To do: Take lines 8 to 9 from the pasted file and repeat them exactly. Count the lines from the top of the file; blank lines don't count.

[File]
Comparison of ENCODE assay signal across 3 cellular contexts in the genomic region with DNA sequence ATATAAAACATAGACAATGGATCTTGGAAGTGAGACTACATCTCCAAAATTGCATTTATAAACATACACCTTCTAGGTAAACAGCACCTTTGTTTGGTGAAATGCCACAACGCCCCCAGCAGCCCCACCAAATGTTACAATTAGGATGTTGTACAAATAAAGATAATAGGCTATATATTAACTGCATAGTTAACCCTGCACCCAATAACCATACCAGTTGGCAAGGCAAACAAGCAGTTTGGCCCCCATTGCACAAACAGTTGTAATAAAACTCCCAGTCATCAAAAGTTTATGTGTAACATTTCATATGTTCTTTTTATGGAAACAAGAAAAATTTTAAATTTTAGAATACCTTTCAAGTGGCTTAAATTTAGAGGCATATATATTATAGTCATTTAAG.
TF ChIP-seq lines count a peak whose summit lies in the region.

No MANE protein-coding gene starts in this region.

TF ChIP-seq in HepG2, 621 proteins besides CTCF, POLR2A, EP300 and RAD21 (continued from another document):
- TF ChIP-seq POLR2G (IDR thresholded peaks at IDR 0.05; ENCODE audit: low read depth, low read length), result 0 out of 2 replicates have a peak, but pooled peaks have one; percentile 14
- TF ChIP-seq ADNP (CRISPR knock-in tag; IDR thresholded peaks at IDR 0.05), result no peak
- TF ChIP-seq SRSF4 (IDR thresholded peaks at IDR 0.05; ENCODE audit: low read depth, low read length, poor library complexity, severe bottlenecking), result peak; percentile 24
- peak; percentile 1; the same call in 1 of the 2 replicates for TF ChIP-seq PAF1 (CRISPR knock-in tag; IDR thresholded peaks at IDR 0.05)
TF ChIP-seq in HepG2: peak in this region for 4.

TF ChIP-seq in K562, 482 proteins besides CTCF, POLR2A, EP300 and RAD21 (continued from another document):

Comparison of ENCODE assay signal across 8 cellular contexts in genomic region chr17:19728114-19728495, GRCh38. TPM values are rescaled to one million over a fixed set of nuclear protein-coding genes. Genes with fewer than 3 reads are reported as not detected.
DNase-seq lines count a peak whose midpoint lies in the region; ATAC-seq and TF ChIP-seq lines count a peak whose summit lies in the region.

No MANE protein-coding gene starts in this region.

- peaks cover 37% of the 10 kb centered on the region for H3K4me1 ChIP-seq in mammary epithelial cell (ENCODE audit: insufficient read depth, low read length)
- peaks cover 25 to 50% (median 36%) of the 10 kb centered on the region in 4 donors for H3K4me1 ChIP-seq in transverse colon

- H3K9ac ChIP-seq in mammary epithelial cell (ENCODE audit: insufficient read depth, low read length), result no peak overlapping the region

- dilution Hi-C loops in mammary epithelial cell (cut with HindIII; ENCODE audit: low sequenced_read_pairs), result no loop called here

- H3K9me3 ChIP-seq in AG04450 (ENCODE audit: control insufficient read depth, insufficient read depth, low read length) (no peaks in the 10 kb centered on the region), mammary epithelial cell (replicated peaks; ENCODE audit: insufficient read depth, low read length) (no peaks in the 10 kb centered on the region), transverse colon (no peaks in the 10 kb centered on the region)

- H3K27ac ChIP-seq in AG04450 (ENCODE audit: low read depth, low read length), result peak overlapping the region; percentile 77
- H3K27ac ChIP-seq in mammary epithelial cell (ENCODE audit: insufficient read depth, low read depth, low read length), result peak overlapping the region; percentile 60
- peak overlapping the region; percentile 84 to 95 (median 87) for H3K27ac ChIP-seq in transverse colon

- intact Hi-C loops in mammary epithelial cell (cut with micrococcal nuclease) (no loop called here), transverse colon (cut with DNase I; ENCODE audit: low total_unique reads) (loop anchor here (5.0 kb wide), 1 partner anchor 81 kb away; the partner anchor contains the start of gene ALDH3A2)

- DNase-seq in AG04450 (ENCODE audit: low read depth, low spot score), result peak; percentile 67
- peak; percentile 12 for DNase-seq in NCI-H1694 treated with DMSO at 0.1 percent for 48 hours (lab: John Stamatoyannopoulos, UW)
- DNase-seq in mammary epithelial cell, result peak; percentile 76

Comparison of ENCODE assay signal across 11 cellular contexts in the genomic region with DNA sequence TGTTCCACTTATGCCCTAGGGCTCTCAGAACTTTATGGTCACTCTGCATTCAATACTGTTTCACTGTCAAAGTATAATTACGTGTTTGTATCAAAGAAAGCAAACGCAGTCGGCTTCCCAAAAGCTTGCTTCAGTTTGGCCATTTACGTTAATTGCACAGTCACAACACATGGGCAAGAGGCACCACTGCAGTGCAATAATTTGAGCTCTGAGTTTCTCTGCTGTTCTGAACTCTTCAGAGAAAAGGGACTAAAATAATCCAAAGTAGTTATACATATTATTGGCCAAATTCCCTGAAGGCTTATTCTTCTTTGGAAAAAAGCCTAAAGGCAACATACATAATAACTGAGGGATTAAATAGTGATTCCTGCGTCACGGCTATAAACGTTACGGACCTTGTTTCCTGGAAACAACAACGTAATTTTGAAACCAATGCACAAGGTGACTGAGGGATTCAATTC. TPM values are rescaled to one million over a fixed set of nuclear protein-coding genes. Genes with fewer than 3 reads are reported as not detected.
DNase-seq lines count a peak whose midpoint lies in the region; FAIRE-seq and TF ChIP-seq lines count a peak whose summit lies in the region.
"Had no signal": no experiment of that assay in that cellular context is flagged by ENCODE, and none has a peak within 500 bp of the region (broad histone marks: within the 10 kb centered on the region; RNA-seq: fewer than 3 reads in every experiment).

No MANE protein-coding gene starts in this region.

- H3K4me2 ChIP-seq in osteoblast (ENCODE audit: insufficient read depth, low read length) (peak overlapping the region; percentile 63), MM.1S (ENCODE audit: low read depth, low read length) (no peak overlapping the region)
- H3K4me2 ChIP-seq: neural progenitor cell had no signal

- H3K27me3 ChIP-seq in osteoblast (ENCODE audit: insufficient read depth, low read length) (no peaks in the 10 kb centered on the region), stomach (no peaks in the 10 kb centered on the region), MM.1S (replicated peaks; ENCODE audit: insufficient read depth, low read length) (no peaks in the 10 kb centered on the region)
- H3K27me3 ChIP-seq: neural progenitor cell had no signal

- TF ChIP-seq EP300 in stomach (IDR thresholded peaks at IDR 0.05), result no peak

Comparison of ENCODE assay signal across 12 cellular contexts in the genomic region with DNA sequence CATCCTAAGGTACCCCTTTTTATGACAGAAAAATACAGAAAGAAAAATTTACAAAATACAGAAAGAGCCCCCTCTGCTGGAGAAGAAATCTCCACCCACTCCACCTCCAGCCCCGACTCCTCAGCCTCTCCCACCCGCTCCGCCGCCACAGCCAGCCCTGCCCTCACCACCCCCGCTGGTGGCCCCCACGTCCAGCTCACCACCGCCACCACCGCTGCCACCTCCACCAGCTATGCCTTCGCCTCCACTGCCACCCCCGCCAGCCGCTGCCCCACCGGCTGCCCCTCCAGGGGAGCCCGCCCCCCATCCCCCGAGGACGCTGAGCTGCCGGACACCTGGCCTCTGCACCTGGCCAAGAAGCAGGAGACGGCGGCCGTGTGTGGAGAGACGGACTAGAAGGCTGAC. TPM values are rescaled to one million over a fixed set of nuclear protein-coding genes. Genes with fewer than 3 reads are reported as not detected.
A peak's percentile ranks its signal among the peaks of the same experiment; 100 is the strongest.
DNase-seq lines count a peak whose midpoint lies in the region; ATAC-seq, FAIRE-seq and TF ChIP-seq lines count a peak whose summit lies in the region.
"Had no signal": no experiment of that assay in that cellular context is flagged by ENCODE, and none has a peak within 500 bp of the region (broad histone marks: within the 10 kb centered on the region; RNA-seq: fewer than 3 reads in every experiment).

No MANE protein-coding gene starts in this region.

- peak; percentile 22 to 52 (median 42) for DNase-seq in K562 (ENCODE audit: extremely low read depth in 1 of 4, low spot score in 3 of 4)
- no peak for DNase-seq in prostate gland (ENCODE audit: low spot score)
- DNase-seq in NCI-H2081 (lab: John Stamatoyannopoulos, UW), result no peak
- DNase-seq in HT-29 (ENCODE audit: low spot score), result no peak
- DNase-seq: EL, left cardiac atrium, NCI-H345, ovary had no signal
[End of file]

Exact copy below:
- peak; percentile 1; the same call in 1 of the 2 replicates for TF ChIP-seq PAF1 (CRISPR knock-in tag; IDR thresholded peaks at IDR 0.05)
TF ChIP-seq in HepG2: peak in this region for 4.